Q: I have been served for a dissolution of marriage. Should my best answer be " currently unable to admit or deny" ?
She wants the house and Alimony. I plan to file my answer to petition and counter petition.
A: No. First you should consult an attorney --we offer a free case evaluation/consult. Failing that you should enter denial of all allegations to prevent a default and to preserve your rights.
A: Your answer should be as described in Rule 110 (c) of the Florida Rules of Civil Procedure:
" ... In the answer a pleader shall state in short and plain terms the pleader's defenses to each claim asserted and shall admit or deny the averments on which the adverse party relies. If the defendant is without knowledge, the defendant shall so state and such statement shall operate as a denial. Denial shall fairly meet the substance of the averments denied. When a pleader intends in good faith to deny only a part of an averment, the pleader shall specify so much of it as is true and shall deny the remainder. Unless the pleader intends in good faith to controvert all of the averments of the preceding pleading, the pleader may make denials as specific denials of designated averments or may generally deny all of the averments except such designated averments as the pleader expressly admits, but when the pleader does so intend to controvert all of its averments, including averments of the grounds upon which the court's jurisdiction depends, the pleader may do so by general denial."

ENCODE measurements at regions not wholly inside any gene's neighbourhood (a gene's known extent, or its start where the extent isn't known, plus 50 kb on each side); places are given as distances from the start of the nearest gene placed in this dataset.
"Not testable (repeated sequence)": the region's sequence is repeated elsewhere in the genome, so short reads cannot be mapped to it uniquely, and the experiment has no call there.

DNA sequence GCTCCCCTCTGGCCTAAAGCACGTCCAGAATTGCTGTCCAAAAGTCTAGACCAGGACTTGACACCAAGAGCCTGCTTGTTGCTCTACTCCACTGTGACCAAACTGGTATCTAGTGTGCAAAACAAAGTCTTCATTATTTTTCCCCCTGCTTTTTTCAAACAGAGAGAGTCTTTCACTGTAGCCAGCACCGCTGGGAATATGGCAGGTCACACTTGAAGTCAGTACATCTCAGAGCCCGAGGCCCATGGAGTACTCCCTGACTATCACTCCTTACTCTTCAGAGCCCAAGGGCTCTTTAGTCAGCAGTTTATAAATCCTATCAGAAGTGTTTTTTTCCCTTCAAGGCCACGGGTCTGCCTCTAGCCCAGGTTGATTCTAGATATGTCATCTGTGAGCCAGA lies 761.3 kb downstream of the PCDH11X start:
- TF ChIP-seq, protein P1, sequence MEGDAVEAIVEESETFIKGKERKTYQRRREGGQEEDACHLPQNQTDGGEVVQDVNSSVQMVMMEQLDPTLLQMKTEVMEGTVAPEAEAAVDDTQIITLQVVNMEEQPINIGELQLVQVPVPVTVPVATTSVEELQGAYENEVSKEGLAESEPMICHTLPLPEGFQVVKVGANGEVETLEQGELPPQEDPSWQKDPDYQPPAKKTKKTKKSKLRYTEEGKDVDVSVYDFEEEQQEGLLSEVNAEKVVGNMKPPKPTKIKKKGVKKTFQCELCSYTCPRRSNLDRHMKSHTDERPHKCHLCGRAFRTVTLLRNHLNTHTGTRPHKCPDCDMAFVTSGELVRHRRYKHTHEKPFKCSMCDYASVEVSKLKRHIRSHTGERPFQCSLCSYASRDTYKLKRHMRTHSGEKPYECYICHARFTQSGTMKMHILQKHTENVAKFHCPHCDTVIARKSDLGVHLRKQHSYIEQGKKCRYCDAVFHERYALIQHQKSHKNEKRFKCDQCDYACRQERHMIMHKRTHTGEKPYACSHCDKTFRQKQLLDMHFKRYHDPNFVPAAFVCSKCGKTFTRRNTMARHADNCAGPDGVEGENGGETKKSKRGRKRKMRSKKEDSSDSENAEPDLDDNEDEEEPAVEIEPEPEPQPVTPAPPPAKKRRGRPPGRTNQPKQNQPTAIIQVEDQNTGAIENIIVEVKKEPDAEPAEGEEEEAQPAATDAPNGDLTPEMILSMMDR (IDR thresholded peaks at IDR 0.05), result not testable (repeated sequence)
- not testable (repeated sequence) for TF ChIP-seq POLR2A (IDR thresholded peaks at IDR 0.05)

But you should not deny allegations which you know to be true.
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